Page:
Crisis managers get generous pay. “It’s multiples of standard managerial wages, though, of course, it depends on what companies can afford,” Jan Bubeník says. “They come for limited times, and remuneration often depends on achievements: maybe a percentage of savings, profit or company shares.” Risk abounds, and crisis managers only have their reputations, so high pay makes sense.

Abroad, crisis managers mainly comprise older experienced businessmen who no longer work day to day but enjoy temporary adrenaline tasks to liven up financially secure existences. The Czech economy does not yet have this type of boss because of short free-market experience. “They’re people aged between 50 and 70 who experienced the business cycle several times, so they can recognize a storm when the first cloud comes,” Bubeník says. “Here, those with experience did restructuring of industrial companies in the 1990s or worked in cyclical sectors like the paper industry. That’s also why companies are now inviting crisis managers from abroad.”

For many managers, the recession represents an opportunity to test skills. Triton’s Miroslav Hudeček originally studied teaching. However, working for trading companies for years, he found his way into the position of a turnkey manager that his parent company lends to other businesses for various tasks. Over a decade in this job, he has established Czech branches of an Austrian bank, advised the head of a US telecommunications company and helped transform the Česká spořitelna bank.

Three months ago, he became a crisis manager for an engineering company with 40 employees that manufactures machine components and closed-circuit television cameras; it lost a key customer when the automotive industry fell and began to experience problems. “This happens with small and midsize firms,” Hudeček says. “They rely on key customers, and, when they lose them, they go down immediately.” Owners of small businesses have a more difficult time acting resolutely and come less-informed about the market.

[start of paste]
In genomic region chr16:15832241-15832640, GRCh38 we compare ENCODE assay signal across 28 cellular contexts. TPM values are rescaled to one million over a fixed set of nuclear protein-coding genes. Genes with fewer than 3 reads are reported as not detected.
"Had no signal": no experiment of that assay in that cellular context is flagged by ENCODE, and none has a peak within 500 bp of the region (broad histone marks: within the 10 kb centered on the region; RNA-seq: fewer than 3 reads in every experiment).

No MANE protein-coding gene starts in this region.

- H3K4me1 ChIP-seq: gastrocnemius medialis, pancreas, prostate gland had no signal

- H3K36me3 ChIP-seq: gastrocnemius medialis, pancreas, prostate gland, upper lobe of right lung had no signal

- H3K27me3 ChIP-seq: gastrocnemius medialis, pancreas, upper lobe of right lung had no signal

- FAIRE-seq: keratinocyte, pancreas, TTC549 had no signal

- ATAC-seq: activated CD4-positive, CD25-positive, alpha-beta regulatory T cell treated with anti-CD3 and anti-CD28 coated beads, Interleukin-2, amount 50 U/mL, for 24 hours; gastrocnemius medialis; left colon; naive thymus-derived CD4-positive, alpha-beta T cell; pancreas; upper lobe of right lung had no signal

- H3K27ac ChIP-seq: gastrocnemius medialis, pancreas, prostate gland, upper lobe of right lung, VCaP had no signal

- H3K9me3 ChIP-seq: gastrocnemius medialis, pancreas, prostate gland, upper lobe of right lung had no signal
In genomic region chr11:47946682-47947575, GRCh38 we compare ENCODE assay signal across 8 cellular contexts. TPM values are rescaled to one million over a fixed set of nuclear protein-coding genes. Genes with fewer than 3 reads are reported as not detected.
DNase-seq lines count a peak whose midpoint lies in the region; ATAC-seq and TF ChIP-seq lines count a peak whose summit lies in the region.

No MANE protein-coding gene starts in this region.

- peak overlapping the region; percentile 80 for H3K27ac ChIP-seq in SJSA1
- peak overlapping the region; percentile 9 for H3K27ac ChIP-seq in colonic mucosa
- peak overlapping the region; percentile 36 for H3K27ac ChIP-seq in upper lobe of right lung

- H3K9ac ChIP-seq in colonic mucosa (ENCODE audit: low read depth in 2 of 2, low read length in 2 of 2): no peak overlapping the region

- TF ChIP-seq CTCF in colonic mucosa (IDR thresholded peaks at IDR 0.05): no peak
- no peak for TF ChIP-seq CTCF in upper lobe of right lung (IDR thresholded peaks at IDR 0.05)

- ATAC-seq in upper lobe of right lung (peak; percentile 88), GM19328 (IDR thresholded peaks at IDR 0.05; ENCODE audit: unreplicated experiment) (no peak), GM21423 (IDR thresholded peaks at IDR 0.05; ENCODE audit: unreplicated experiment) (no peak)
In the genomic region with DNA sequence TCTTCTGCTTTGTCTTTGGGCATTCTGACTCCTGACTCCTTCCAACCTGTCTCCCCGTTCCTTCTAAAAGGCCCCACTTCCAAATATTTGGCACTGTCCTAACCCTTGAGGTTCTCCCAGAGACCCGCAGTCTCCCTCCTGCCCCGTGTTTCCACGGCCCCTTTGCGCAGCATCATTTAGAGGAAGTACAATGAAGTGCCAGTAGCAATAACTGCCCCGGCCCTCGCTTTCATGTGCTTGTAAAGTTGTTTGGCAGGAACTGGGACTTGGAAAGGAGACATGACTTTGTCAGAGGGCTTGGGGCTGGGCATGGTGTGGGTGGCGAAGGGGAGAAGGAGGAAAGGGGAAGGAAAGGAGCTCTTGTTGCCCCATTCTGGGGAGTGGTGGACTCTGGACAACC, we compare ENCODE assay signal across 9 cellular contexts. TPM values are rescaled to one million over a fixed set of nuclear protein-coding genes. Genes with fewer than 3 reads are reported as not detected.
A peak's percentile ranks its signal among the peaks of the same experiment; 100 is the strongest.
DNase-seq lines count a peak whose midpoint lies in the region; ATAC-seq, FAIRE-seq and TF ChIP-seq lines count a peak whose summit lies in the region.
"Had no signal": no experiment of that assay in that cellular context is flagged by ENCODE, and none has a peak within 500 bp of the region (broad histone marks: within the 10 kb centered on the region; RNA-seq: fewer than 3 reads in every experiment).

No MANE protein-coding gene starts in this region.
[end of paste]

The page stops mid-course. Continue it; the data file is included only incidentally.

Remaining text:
They also fear letting outsiders into the companies they’ve built. After a few days, Hudeček won the owner’s confidence and they worked out a plan. They had to dismiss some employees and create a strategy for acquiring orders. “The firm didn’t have an efficient promotion policy or its own business plan,” Hudeček says. “Now, we call about 40-50 firms a week, which leads to about 10 meetings and one or two orders. We’ve decided to focus on the food industry, which needs machinery and hasn’t been hit as much by the crisis.” After three months, Hudeček finds himself mid-mission and thinks he’s basically won: The company is talking with 15 new customers about supplies worth CZK 20 million.

Tough times as opportunity
It doesn’t always work so well. Companies can fall past the point of resuscitation. The break-even point is hard to guess, and analysis is as important as intuition. “I don’t fight to lose, but to win,” Václav Novák says when asked why he refuses a great deal of offers.

Last year, he refused to take over management of a printing house that ran debts and had to stop production. Soon after, managers from Boston Venture looked at the company. Tomáš Lhoták and his American colleague Mark Sanders worked for a government restructuring agency and managed the transformation of Tatra Kopřivnice and Zetor, for instance. They agreed with the printing house owner to buy two-thirds of its shares for a symbolical price of CZK 3.

“We had to fire 200 people immediately,” Lhoták says. “The firm hadn’t calculated what pays off and what doesn’t, there was enormous waste, and a large portion of the output was defective products.” A 90-page analysis of opportunities helped convince banks and creditors to give the company a chance. Customers accepted that they would only get 30% of claims (better than none), and production partially resumed.

It has become popular to seek opportunities in the crisis, and looking at how troubled businesses are managed suggests one possible answer. Bad times teach managers forethought and efficiency. “Czech firms and banks typically wait terribly long before dealing with problems,” Václav Novák says. “They simply think problems will fade away somehow. But they won’t.” 

The crisis works as a remedial treatment that not everyone survives and that might seem unfair fair because it hits some sectors entirely, and no cure exists for that. “I see this time mainly as an opportunity that companies, which have no right to economic life, will cease existence because managers didn’t want to notice problems and deal with them,” the headhunter Bubeník says. “And the supply of people, money and raw materials will be redistributed in a better way.”